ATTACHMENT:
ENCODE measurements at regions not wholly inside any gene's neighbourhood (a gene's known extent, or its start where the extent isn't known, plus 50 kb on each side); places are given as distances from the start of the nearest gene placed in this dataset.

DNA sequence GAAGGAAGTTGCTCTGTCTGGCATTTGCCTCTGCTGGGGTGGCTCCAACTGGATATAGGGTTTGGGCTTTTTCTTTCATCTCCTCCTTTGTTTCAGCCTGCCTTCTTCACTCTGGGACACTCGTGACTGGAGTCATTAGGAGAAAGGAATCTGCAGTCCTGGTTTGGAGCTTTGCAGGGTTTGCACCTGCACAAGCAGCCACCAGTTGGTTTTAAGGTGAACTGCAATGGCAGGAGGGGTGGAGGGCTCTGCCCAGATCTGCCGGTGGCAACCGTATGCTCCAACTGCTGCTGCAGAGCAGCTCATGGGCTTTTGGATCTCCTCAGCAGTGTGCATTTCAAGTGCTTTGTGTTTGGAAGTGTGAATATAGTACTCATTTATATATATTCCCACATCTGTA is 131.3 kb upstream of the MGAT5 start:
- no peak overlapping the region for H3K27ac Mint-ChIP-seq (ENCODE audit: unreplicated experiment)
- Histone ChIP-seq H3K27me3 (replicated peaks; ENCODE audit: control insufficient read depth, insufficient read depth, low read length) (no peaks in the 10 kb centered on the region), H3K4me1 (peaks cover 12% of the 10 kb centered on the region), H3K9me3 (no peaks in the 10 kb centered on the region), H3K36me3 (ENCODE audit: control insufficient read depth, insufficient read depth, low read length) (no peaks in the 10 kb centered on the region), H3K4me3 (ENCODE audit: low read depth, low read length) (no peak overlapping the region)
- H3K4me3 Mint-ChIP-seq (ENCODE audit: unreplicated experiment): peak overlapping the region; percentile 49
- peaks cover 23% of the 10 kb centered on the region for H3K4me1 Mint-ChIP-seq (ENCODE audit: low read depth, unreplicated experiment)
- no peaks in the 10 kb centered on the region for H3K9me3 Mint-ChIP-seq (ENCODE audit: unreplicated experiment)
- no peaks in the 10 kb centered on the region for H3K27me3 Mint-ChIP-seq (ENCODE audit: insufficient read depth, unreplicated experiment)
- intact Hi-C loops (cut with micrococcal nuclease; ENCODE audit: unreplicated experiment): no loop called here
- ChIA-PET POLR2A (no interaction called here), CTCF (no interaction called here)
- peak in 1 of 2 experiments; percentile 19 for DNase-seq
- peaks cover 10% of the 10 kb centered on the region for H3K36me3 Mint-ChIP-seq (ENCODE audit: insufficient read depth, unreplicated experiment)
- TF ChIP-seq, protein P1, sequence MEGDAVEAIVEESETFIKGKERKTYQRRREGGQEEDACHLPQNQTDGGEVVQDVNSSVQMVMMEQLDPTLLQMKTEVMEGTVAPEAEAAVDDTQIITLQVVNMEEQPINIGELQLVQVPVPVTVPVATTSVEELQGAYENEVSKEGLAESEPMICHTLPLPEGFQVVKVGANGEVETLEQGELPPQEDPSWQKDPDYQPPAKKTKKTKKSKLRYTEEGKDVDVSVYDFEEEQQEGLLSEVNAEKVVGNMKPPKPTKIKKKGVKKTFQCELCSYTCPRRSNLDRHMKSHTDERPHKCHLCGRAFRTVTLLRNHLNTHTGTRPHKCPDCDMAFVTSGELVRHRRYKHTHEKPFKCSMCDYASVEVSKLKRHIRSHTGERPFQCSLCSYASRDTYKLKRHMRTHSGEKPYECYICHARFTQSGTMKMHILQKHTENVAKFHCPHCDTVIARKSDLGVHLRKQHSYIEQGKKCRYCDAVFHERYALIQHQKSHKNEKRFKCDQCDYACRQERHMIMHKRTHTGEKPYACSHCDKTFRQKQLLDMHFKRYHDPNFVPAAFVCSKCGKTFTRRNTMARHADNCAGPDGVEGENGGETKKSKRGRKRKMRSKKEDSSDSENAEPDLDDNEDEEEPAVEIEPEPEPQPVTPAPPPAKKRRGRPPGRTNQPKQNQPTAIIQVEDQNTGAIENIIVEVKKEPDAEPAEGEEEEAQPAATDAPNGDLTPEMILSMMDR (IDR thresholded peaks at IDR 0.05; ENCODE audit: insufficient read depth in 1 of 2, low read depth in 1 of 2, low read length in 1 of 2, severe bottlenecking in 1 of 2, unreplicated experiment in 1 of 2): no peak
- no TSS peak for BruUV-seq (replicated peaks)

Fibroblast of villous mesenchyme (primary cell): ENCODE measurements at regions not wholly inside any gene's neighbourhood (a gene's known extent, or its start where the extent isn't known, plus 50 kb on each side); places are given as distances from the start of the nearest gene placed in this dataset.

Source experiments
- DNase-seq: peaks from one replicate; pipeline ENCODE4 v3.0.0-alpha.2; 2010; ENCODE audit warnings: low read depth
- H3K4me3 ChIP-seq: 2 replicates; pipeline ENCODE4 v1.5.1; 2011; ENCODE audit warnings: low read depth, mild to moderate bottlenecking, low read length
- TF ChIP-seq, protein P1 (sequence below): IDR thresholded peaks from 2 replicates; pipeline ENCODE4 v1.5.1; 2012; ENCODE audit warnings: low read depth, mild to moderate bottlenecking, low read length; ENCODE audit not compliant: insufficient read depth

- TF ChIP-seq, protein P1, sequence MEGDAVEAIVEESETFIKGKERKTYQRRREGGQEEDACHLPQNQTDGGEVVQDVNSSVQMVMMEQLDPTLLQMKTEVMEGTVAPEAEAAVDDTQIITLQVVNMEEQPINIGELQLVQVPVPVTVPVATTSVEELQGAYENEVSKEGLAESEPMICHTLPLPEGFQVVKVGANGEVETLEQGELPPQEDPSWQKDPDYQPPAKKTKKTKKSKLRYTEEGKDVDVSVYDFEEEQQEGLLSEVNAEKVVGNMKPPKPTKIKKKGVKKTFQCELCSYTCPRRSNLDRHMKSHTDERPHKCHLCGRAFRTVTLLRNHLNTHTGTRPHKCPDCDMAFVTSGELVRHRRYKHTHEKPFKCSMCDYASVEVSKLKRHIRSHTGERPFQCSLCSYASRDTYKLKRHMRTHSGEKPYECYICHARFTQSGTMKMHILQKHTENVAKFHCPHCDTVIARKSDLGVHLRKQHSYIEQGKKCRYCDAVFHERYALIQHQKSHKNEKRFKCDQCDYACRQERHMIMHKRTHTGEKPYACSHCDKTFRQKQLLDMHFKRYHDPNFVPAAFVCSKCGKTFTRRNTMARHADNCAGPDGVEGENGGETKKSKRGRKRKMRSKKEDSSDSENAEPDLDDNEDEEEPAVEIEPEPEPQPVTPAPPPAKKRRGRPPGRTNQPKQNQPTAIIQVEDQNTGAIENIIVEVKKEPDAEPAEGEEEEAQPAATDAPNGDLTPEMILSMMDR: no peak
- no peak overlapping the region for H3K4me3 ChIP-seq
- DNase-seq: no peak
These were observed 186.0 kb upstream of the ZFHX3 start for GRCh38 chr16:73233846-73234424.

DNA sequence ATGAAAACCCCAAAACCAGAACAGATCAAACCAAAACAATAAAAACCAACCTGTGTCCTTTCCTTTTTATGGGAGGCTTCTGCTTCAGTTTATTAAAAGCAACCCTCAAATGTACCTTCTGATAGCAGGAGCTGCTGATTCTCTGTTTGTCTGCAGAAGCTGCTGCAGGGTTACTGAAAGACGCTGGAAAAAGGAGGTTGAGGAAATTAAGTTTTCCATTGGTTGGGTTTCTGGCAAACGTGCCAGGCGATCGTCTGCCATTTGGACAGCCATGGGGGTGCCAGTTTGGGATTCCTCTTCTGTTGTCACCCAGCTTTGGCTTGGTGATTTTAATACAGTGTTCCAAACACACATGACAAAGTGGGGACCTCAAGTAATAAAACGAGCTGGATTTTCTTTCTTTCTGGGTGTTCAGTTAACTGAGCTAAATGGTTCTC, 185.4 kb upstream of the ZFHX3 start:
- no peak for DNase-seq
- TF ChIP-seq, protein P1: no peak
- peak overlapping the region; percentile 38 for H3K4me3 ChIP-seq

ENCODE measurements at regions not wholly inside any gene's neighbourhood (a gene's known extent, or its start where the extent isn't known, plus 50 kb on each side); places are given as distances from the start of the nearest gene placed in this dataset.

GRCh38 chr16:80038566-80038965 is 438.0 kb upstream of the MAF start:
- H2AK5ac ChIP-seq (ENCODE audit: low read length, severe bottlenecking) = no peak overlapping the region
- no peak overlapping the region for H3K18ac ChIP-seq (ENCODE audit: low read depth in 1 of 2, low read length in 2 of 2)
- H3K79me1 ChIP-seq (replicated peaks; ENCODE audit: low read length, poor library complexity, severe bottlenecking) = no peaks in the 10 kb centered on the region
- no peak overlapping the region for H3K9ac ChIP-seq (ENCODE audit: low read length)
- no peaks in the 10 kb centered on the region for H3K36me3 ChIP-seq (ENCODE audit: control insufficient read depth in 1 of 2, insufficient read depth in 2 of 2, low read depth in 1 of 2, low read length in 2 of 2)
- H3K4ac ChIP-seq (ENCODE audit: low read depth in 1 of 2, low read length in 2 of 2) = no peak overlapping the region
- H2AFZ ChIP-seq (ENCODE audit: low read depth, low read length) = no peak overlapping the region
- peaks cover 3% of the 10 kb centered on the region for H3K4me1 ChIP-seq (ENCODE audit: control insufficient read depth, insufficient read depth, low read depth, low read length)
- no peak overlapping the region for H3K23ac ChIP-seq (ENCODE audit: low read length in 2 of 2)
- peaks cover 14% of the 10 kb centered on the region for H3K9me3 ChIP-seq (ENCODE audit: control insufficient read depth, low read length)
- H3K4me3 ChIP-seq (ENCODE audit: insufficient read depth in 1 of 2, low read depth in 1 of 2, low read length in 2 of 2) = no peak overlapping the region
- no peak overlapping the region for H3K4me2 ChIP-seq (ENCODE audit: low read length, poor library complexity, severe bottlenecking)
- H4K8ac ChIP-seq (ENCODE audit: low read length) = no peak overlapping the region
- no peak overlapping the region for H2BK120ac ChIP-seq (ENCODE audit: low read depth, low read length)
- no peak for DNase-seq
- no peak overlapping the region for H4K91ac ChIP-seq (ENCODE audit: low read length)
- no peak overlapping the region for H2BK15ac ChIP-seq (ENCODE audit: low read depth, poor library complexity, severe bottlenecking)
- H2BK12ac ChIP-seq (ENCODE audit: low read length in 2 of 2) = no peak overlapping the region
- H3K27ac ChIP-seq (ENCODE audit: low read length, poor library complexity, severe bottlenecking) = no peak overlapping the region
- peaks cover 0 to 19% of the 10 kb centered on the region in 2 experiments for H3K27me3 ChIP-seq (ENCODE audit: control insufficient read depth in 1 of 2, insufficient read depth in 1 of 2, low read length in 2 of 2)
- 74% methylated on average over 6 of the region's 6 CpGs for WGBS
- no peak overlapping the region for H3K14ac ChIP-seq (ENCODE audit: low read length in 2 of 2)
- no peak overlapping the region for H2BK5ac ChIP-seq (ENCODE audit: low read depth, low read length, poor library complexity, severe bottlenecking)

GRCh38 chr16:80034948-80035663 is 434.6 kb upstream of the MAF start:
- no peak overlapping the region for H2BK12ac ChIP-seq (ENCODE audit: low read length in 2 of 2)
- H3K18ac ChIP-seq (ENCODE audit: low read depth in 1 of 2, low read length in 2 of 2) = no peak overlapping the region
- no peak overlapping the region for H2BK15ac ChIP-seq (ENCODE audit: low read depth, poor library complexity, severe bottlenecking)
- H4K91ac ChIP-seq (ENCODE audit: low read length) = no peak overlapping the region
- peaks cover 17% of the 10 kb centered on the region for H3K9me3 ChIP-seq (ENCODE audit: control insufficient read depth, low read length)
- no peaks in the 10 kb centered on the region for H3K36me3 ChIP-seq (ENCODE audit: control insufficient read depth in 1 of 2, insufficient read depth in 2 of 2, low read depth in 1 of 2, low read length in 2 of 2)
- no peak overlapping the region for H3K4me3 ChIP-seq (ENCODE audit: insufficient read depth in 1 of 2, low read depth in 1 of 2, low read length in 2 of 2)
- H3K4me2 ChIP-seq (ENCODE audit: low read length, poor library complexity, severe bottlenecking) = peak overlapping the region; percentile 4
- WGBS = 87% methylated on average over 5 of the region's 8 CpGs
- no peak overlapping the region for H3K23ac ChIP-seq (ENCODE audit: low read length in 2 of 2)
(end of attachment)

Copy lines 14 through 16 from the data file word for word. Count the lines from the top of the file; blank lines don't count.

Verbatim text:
- no TSS peak for BruUV-seq (replicated peaks)

Fibroblast of villous mesenchyme (primary cell): ENCODE measurements at regions not wholly inside any gene's neighbourhood (a gene's known extent, or its start where the extent isn't known, plus 50 kb on each side); places are given as distances from the start of the nearest gene placed in this dataset.

Source experiments